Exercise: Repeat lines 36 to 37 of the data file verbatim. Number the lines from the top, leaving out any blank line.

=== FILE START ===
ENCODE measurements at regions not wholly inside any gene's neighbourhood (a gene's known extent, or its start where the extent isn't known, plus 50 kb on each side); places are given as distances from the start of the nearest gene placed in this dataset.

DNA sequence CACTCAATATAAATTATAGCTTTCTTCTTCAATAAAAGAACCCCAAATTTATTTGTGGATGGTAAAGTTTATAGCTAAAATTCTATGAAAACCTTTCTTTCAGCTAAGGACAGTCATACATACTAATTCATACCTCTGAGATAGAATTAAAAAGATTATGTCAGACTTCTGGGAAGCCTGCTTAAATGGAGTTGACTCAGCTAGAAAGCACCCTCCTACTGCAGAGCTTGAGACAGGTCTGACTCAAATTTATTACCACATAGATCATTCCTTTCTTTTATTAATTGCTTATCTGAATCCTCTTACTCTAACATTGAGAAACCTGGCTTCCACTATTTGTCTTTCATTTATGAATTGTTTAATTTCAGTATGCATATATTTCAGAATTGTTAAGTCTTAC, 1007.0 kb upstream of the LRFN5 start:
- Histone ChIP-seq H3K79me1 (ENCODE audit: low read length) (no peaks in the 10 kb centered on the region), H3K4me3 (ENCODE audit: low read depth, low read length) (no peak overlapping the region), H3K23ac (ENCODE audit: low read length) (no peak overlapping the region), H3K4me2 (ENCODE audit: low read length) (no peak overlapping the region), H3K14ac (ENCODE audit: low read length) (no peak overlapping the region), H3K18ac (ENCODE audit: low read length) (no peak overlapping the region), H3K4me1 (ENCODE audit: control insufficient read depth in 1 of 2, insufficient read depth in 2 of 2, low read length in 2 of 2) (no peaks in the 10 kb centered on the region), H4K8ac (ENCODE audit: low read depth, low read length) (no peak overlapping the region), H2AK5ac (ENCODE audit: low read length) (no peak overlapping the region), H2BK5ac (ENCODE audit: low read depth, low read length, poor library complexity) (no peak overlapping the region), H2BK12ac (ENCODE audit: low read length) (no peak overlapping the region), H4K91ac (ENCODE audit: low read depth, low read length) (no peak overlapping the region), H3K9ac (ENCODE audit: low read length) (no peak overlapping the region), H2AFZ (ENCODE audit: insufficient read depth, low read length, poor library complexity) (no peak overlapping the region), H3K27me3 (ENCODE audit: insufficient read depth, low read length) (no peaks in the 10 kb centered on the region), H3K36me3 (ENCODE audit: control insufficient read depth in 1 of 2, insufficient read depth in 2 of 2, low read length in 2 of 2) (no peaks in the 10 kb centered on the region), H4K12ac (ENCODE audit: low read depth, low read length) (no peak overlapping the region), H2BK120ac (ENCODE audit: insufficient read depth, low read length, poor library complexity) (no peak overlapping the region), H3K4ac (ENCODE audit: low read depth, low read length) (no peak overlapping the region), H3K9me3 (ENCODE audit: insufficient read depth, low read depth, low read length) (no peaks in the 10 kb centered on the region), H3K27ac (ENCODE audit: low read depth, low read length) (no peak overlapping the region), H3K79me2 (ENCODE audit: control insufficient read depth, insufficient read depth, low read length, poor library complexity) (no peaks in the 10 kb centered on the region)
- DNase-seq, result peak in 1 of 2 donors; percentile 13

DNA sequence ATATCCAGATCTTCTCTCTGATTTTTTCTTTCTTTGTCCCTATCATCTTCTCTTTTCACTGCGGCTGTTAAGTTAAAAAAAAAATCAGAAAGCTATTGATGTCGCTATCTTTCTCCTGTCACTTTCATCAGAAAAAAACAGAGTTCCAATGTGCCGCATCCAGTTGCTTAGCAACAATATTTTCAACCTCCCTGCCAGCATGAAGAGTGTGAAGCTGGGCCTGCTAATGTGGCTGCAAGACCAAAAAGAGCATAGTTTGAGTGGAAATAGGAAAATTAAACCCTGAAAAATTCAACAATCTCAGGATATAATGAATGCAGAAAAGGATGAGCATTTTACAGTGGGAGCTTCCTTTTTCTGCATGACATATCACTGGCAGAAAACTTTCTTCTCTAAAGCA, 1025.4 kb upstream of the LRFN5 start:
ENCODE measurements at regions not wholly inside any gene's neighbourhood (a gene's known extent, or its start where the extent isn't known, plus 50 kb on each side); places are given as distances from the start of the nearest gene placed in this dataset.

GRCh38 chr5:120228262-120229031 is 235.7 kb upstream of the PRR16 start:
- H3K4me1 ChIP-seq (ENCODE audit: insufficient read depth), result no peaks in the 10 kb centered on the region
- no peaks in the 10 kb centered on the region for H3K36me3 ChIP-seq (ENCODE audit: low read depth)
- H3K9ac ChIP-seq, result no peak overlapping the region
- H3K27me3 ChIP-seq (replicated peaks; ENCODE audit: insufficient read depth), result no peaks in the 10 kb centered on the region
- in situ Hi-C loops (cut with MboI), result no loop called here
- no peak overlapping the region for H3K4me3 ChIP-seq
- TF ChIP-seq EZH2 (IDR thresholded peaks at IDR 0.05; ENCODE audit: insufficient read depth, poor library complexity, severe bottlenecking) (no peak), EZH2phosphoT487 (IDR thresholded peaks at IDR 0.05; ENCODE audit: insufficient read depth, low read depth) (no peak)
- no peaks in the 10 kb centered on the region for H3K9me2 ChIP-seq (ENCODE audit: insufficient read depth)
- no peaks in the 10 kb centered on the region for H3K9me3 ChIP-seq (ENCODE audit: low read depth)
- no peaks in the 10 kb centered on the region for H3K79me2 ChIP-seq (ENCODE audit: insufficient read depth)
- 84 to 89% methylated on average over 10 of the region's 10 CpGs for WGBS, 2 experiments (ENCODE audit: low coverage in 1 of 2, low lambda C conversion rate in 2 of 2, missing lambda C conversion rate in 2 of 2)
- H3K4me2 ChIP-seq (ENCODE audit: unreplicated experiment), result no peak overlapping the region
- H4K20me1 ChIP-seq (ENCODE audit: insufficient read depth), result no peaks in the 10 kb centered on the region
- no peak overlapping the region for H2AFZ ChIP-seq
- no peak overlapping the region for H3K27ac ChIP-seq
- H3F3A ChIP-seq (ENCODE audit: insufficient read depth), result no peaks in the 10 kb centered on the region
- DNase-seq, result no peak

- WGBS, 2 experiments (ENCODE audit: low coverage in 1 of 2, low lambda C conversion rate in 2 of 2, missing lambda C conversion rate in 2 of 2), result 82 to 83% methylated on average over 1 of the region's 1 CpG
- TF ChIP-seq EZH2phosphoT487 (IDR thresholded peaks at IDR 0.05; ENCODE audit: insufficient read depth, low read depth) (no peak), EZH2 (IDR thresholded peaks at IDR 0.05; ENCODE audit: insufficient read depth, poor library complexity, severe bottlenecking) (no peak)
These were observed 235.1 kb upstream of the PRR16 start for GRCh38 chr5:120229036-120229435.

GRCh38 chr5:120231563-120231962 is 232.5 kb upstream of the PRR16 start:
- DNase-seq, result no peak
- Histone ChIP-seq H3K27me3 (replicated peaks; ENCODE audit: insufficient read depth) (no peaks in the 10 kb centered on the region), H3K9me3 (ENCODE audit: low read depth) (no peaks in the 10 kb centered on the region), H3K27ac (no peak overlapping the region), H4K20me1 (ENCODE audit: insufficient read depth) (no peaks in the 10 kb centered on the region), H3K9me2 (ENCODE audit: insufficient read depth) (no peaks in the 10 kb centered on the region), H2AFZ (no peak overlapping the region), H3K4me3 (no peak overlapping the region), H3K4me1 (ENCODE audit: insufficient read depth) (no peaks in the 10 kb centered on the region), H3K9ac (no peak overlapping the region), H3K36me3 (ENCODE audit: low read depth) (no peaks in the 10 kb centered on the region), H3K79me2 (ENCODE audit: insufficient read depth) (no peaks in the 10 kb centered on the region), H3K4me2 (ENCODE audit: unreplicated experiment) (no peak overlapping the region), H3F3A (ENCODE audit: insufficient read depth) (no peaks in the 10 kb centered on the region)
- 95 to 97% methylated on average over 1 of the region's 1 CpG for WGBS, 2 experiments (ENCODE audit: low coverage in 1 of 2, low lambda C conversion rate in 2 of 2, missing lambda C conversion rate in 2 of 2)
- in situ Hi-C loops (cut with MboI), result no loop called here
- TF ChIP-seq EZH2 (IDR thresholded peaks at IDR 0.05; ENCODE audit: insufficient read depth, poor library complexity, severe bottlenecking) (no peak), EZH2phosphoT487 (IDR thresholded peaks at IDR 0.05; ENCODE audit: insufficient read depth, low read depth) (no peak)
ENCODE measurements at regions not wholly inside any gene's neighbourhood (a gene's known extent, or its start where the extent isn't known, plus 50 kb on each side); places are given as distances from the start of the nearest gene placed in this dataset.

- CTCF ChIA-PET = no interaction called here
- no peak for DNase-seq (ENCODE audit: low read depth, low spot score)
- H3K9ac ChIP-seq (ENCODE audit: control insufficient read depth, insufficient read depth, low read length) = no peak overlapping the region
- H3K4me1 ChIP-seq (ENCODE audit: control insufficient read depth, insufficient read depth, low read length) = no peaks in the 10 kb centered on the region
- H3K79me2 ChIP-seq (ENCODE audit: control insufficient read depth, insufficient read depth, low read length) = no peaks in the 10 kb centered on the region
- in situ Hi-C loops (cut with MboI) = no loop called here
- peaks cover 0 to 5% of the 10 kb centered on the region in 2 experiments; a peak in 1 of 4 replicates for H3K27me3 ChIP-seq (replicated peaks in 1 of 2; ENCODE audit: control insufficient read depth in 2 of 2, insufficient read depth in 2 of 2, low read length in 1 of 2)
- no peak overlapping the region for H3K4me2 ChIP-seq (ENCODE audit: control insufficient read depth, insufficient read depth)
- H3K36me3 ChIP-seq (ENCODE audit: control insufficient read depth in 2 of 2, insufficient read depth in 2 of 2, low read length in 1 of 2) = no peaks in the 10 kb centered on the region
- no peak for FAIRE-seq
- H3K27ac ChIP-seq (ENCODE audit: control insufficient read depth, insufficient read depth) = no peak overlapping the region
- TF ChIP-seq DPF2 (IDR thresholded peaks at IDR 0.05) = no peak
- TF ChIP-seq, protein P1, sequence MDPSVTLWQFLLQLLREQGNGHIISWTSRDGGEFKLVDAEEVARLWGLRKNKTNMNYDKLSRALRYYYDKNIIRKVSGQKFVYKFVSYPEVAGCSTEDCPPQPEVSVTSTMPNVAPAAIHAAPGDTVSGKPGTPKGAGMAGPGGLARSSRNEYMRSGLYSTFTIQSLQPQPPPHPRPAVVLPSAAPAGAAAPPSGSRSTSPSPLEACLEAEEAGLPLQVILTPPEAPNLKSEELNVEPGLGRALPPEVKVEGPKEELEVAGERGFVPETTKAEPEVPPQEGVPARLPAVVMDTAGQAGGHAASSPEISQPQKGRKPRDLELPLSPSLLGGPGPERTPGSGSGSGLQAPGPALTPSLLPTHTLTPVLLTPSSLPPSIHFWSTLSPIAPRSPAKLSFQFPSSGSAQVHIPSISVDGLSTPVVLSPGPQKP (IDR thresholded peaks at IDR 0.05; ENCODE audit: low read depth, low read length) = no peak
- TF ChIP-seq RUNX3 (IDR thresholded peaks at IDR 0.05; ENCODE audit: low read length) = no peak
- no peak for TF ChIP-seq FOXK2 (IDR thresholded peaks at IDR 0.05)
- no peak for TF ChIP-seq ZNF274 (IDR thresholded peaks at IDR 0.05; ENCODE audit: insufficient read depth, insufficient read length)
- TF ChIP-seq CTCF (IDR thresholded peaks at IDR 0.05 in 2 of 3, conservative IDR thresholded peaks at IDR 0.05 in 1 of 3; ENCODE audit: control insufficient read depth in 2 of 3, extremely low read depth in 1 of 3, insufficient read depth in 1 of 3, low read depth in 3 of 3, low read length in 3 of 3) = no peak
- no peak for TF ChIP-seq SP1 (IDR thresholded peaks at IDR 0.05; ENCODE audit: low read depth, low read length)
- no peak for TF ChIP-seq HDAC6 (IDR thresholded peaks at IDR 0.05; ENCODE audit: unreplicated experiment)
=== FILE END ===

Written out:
- no peak for DNase-seq (ENCODE audit: low read depth, low spot score)
- H3K9ac ChIP-seq (ENCODE audit: control insufficient read depth, insufficient read depth, low read length) = no peak overlapping the region